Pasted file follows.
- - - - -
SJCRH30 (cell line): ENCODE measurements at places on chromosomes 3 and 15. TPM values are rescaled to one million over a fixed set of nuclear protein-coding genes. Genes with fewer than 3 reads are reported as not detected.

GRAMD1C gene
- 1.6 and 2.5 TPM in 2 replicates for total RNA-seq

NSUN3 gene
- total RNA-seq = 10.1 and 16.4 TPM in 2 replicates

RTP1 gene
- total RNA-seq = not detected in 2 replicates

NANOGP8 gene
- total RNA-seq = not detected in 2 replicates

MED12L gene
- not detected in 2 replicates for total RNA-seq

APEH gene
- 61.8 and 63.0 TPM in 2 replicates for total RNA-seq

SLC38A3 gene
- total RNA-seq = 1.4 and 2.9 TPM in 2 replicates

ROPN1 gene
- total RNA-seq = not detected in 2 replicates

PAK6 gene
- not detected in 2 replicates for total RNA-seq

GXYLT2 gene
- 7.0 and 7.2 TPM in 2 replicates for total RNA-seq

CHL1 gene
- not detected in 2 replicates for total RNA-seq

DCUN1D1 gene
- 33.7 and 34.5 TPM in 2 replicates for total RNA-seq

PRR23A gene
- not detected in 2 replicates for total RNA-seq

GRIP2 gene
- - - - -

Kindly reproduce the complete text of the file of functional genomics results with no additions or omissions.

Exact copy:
SJCRH30 (cell line): ENCODE measurements at places on chromosomes 3 and 15. TPM values are rescaled to one million over a fixed set of nuclear protein-coding genes. Genes with fewer than 3 reads are reported as not detected.

GRAMD1C gene
- 1.6 and 2.5 TPM in 2 replicates for total RNA-seq

NSUN3 gene
- total RNA-seq = 10.1 and 16.4 TPM in 2 replicates

RTP1 gene
- total RNA-seq = not detected in 2 replicates

NANOGP8 gene
- total RNA-seq = not detected in 2 replicates

MED12L gene
- not detected in 2 replicates for total RNA-seq

APEH gene
- 61.8 and 63.0 TPM in 2 replicates for total RNA-seq

SLC38A3 gene
- total RNA-seq = 1.4 and 2.9 TPM in 2 replicates

ROPN1 gene
- total RNA-seq = not detected in 2 replicates

PAK6 gene
- not detected in 2 replicates for total RNA-seq

GXYLT2 gene
- 7.0 and 7.2 TPM in 2 replicates for total RNA-seq

CHL1 gene
- not detected in 2 replicates for total RNA-seq

DCUN1D1 gene
- 33.7 and 34.5 TPM in 2 replicates for total RNA-seq

PRR23A gene
- not detected in 2 replicates for total RNA-seq

GRIP2 gene